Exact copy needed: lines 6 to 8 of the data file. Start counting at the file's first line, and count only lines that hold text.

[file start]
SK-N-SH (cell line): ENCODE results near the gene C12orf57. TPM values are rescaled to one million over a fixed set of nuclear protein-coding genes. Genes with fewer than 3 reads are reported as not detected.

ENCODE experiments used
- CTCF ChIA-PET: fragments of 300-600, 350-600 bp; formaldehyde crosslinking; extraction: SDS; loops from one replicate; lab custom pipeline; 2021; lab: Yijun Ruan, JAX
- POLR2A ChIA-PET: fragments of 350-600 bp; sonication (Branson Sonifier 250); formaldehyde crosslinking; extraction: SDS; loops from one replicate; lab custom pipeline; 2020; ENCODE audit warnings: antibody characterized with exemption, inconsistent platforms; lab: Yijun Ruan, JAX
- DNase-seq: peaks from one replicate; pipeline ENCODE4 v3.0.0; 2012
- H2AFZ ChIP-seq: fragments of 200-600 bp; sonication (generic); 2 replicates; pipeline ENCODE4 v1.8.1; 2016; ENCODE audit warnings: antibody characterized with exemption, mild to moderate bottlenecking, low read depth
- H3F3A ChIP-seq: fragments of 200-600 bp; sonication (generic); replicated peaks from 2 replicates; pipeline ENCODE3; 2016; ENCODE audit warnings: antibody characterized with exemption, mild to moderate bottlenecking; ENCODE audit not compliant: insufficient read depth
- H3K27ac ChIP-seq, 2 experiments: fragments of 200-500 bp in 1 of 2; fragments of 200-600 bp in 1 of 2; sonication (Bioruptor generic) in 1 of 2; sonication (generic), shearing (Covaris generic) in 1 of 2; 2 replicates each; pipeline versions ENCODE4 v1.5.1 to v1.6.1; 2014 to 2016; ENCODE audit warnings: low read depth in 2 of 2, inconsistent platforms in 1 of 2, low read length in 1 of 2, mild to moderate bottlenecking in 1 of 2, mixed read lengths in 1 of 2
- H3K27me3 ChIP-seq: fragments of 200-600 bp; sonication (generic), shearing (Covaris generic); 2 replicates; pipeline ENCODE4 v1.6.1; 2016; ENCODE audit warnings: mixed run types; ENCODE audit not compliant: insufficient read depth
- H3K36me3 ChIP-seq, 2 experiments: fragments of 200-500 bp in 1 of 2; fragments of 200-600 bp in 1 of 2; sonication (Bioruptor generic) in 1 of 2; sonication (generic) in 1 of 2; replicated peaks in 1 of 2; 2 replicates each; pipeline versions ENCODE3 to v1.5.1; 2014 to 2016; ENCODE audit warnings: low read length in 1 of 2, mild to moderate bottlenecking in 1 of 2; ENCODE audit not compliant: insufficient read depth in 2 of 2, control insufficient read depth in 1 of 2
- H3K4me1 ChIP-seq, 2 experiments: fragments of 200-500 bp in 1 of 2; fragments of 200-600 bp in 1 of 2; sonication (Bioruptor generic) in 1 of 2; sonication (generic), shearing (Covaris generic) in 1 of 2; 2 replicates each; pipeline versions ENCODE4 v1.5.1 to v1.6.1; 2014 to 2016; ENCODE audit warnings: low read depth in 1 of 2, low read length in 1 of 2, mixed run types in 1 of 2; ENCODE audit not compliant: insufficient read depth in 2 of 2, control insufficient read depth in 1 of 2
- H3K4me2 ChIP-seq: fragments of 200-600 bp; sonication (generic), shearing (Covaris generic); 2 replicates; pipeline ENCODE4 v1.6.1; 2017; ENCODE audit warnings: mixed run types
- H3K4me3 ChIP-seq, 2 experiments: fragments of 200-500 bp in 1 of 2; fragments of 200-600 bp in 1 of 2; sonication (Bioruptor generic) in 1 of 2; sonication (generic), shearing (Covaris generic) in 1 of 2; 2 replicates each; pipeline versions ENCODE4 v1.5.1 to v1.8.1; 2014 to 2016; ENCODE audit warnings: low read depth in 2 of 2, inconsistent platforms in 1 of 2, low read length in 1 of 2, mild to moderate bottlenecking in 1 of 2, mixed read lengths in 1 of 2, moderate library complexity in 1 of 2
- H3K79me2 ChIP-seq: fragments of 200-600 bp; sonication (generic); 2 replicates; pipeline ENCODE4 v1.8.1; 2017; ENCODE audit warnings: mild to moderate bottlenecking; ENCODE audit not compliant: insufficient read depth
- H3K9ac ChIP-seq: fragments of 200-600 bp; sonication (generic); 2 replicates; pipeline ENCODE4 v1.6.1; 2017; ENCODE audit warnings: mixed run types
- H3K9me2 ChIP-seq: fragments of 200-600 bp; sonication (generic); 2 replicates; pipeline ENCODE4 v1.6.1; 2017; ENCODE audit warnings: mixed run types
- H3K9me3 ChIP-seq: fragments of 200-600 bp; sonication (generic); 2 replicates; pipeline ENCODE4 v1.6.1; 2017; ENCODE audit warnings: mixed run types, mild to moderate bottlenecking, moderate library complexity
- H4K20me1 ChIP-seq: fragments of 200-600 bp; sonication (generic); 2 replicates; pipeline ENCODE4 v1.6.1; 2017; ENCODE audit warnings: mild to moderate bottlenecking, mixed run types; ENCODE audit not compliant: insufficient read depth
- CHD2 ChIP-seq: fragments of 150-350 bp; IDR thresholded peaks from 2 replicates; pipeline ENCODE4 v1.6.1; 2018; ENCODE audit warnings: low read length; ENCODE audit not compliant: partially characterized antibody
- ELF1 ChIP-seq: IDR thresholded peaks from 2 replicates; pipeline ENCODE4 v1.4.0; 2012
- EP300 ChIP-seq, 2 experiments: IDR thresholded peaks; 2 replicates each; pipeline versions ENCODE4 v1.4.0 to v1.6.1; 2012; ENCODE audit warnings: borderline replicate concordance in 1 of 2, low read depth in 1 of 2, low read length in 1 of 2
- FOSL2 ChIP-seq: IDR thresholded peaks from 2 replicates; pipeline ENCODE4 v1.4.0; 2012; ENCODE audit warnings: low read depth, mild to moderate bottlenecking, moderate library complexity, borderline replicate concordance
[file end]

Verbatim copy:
- H2AFZ ChIP-seq: fragments of 200-600 bp; sonication (generic); 2 replicates; pipeline ENCODE4 v1.8.1; 2016; ENCODE audit warnings: antibody characterized with exemption, mild to moderate bottlenecking, low read depth
- H3F3A ChIP-seq: fragments of 200-600 bp; sonication (generic); replicated peaks from 2 replicates; pipeline ENCODE3; 2016; ENCODE audit warnings: antibody characterized with exemption, mild to moderate bottlenecking; ENCODE audit not compliant: insufficient read depth
- H3K27ac ChIP-seq, 2 experiments: fragments of 200-500 bp in 1 of 2; fragments of 200-600 bp in 1 of 2; sonication (Bioruptor generic) in 1 of 2; sonication (generic), shearing (Covaris generic) in 1 of 2; 2 replicates each; pipeline versions ENCODE4 v1.5.1 to v1.6.1; 2014 to 2016; ENCODE audit warnings: low read depth in 2 of 2, inconsistent platforms in 1 of 2, low read length in 1 of 2, mild to moderate bottlenecking in 1 of 2, mixed read lengths in 1 of 2